Wood engraving traces its origin down to the early 19th century. Initially started by Thomas Bewick, it involves cutting intricate patterns into the wood for printing images. It was this process that revolutionized the printing industry at a time when computerized imaging was not available.
Understandably the tools used for wood engraving are highly specialized, and, in this post, we discuss some of the most commonly used wood engraving tools. The scientific name of the wood engraver’s tool is the “burin.” Another name for these tools is “graver.”
Each tool has a specific function, and an experienced wood engraver will know precisely what to do with it. You can get information on the best wood for engraving in another of our interesting posts on this website. So, without much further ado, let’s take a look at the types of tools for wood engraving.
Wood engraving tools originate from metal cutting tools, which were used typically to cut copper in the printing process. They have shafts of hardened steel and end with a sharp-pointed tip specially designed not to cut too deep into the wood. The tool usually has a mushroom-shaped wooden handle.
These tools have varying shapes and sizes which help the artist cut the wood in a particular stroke. You can cut thin lines, remove all the extra material, and even cut straight or curved lines. Then other tools help you to create shading.
Before we go into the details of each specific tool here is a list of the general tools that an engraver may use:
- Sandbag with wooden stand
- Sharpening stone
- Oil can for oiling the stone
- Stand magnifier
- Box to hold the tools
- Brush for removing debris
All the above tools are arranged on a special workbench called the wood engraver’s workbench.
You can use the tint tool to cut the narrow spaces that occur between parallel lines.
We use the slipstriker to remove material from between thin lines. These lines would be curved or sometimes “stippling.” By stippling, we mean a pattern made of multiple dots.
With a lozenge graver, you can cut lines of different width and depth. The deeper the cut, the wider the incision you will get.
The scorper helps us to clear material from straight lines and to remove large areas of white.
How to Make Your Own Burins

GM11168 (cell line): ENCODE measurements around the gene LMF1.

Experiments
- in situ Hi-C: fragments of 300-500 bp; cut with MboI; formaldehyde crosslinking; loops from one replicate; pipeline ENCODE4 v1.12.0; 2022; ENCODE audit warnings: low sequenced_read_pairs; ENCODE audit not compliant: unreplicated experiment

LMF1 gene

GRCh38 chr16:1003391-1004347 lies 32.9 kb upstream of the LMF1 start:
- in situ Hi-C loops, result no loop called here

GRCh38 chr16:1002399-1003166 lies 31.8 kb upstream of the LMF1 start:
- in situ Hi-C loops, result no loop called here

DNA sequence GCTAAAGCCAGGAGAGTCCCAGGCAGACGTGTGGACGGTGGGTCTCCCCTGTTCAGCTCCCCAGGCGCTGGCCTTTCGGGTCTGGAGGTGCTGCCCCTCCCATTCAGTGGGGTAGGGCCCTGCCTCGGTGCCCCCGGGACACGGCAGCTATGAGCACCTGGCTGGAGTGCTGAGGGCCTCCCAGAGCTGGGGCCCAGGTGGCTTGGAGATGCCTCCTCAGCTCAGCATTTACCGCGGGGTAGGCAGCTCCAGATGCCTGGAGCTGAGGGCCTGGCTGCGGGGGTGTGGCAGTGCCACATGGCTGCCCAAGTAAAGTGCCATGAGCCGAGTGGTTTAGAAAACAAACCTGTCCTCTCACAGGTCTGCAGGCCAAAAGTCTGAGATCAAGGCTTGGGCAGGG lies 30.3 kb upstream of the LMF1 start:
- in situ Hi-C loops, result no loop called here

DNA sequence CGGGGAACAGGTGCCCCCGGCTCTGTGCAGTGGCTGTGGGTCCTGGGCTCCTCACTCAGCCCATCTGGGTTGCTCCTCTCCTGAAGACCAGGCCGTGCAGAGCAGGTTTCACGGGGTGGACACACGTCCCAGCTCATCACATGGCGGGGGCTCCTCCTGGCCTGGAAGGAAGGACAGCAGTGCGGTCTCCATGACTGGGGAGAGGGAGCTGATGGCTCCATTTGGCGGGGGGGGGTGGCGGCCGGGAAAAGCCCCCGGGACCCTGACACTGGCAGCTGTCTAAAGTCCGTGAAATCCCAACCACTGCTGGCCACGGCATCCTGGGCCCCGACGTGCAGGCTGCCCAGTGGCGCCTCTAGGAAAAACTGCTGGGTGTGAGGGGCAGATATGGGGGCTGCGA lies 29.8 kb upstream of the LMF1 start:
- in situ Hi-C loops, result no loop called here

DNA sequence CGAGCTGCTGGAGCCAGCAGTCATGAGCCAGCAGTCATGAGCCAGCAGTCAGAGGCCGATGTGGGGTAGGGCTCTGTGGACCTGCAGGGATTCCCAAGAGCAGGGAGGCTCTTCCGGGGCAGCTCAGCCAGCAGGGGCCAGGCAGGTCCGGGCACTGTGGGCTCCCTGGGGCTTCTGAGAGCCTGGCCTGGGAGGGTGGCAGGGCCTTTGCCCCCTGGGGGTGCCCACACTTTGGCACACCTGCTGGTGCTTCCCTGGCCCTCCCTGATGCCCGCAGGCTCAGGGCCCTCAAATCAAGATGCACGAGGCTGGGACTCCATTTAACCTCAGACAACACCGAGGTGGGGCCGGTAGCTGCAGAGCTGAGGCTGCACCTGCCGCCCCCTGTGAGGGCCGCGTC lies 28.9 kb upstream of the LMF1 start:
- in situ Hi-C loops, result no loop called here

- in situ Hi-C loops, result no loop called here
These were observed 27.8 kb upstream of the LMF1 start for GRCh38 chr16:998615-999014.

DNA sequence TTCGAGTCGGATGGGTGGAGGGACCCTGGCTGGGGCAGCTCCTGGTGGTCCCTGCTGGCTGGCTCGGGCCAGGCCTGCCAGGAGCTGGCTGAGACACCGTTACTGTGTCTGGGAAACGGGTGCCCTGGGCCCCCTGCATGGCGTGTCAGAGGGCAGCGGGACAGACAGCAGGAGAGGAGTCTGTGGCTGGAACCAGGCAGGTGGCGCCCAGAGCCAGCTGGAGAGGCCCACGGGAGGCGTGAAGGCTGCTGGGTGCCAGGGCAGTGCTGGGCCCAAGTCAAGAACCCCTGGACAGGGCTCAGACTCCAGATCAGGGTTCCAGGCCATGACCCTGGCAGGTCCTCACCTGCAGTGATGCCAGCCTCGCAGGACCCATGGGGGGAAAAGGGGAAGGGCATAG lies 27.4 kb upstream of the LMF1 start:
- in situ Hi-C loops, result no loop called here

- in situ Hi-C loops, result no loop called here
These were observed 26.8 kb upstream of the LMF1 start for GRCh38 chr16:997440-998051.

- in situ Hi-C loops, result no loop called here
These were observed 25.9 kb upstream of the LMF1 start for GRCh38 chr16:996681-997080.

You may face some difficulty in procuring engraving tools. Fortunately, it is possible to make your wood engraving tools if you have a simple setup for working on metal. Here, we provide you a step-by-step procedure for making engraving tools.
Once you have the basic idea of how to make such a tool, you can create many gravers of different shapes and sizes to suit your wood engraving requirements.
The procedure outlined below describes how to make a wood engraving tool out of a square section of high-speed steel. You can get this material from a steel stock supply shop, or these are also available online.
You will need:
- High-speed steel bar
- Honing guide
- Set square
- Fine grit emery paper
- Sharpening stone (whetstone)
- Vernier calipers
- Hand file
- Bench vice
- Self-grip wrench
- Wood stock for the handle
- Woodturning lathe
Shaping the Tip
The high-speed steel (HSS) will be challenging to work on because it is very hard. You can soften the metal by annealing the tip that you want to shape.
Using the blow torch, heat it the metallic tip until it is red. The heated portion of the metal will become soft, and you can easily file and shape it.
Now, using emery paper create an angled face at the end of your tooltip.
You can use the honing guide and set square to check the angle.
As you have created a face of the desired angle at the tooltip, you can create a sharp and fine cutting-edge using fine grit emery paper and a whetstone.
You have created your desired tooltip with the required angle, and you can harden the tip using your blowtorch again.
Heat the tip to about 1,450°F to 1,475°F. This temperature should be reached when the tip turns cherry red.
You can switch off the lights to see the redness of the metal better.
Once the tip is red-hot, dip it into a glass of cold water, and the metal should become hard. This process is known as water quenching.
Handy Tip: Use a magnet to check the degree of hardness. Steel usually ceases to be magnetic from about 1,425 °F onwards.
Drawing the Temper
Next, you need to “draw the temper.” This process involves heating the rest of the tool away from the tip until it changes color. It will prevent your tool from oxidation.
Again, using the blow torch, heat the rest of the metal part of the tool, keeping it away from the tip.
Moving the blow torch flame up and down, heat the metal until it takes on a straw coloration.
The metallic part of your tool is now ready.
Fitting the Handle
Using a piece of wood stock of appropriate size, you can make your graver handle yourself if you have a wood lathe. Or else, you can get someone to make one for you.
Ensure that there is a hole in the center of the wooden handle once done.
Now, insert the shaft of the graver into the wooden handle.
Your engraving tool is ready to use.
Wood engraving is an art that requires a lot of skill and patience. It can be an advantageous skill if you develop it in the right way. For getting the best results, you need to use appropriate tools.
Here, we have highlighted the different types of engraving tools that you can get. However, sometimes it may not be possible to procure all the tools that you require. In such a contingency, you can make your own tools.
In this post, we have highlighted a simple step-by-step procedure for making an engraving tool. By following this procedure, you can vary the size and shape to build up a considerable collection of different types of engraving tools.
We hope this information will be helpful to you for creating some beautiful designs as a wood engraver.
Featured Image by Hubertine Heijermans